I would argue that Superman represents what we could be a lot more than he represents what we are not. We're never going to leap tall buildings but we're all going to find ourselves in a situation where lying, cheating or even putting "a fist through some creep's face" is the easiest thing to do. We're never going to be as powerful as Superman but we're all likely to find ourselves in situations where we have power over someone or something. Superman is the depiction of a person who consistently strives to find an alternative to lying, cheating or killing. A person who will never abuse his power over others. And we're all capable of following his example, we don't need his powers to be that person! I find that truly inspiring and quite frankly, not the least bit boring.

Leitch ends his review by stating;
 As is the case with Mr. Tye's book, Superman is a black hole at the center of every story. Because he is invincible, because he can do everything better than anyone else can do anything, you run out of things to do with him.
So let's get this straight. He's invincible. He can go anywhere. He can fight any foe, from bank robbers to gods. And Mr. Leitch thinks that there is only a certain amount of things to be done with this character? Don't get me wrong, Superman has certainly been in the hands of writers who have failed to take advantage of the character's potential. But we're talking about a character who lives in the North Pole in a cave with an intergalactic Zoo. A character who's childhood friends live in the 31st Century. A character who owns a dog who wears a cape and chases asteroids! In the past ten years alone Superman has rescued a million of Earth's inhabitants from the Phantom Zone, fought the zombie version of an older version of himself from a parallel universe, adopted a super-powered son, battled a sentient, tyrant sun, journeyed to the cube shaped Bizarro World and fought a Bizarro Justice League, saved the Earth in the 31st Century without the use of his powers, seen his home planet restored and then destroyed again, and saved the Universe by singing.

And Mr. Leitch is bitching because Superman's not allowed to tell lies or punch baddies in the face!?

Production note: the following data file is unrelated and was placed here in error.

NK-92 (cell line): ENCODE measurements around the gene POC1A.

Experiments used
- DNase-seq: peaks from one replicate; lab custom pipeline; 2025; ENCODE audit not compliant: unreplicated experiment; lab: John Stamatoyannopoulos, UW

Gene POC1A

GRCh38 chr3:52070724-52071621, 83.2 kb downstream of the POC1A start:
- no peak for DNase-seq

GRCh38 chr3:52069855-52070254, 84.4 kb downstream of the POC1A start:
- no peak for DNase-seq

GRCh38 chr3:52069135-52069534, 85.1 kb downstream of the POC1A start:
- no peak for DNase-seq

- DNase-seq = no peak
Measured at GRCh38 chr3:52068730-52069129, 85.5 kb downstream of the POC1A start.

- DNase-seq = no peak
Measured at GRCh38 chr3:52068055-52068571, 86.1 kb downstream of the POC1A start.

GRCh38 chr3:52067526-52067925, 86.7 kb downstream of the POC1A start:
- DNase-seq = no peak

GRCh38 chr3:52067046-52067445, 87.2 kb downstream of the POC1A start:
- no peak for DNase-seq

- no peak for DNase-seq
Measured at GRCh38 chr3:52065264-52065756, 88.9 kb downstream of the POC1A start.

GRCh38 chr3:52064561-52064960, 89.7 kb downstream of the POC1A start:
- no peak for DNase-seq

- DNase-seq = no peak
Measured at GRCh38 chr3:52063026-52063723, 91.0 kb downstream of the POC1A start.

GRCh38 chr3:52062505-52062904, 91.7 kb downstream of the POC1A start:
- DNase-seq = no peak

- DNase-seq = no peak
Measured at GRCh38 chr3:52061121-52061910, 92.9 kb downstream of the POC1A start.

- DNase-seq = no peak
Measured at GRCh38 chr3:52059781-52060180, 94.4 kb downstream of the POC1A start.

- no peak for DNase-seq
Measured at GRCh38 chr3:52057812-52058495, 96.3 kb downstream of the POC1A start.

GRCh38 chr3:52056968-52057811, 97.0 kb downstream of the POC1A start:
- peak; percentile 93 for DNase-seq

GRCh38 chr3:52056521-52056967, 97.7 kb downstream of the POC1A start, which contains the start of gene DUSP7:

Now that's boring.

3 comments:

  1. I think the two biggest myths to dispel are that he's "perfect" and "invincible." Superman doesn't embody "the good of humanity and all that we can be," or whatever, but rather the morality of a bunch of Democrats from New York. That may be a good or bad thing to different people, but it is what it is. Besides, writers can be awfully inconsistent with him. See the "World's Finest" three-parter of the animated series. One minute, he's acting pretty reckless when he saves Lois from a hijacked Air Force 1; but the next minute, he's all, "I think he's had enough," when Batman strong-arms some henchman. Oh, and let's not forget John Byrne's swansong on the character.

    Then there's the "invincible" thing. Well, this is pretty relative. After-all, we've seen characters like Darkseid, Doomsday, Bizarro, the Hulk (in a couple of crossovers with Marvel) and even Captain Marvel land blows that have sent him flying. His invulnerability is true when it comes to regular handguns, and that's part of the problem: I think people like the author assume Superman just fights bank robbers and that's about it.

    That's the biggest problem with the Superman-haters: they never actually read the comics, and so their arugments rarely hold any water.

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  2. It such a double-standard. Batman can fight a thousand psycho serial killers with elaborate props, but only with Superman has everything been done with the character that can be done.

    When people say he's "perfect" (even though he's made some major mistakes, lives a lie, and has killed a few bad guys) and "invincible," (even though we've seen plenty of super-strong bad guys and even fellow heroes send him flying with punches) it makes me think that they're under the impression that every issue is about him foiling a bank robbery and telling some kid to stay in school.

    Superman-haters know dick.

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  3. I really liked this article.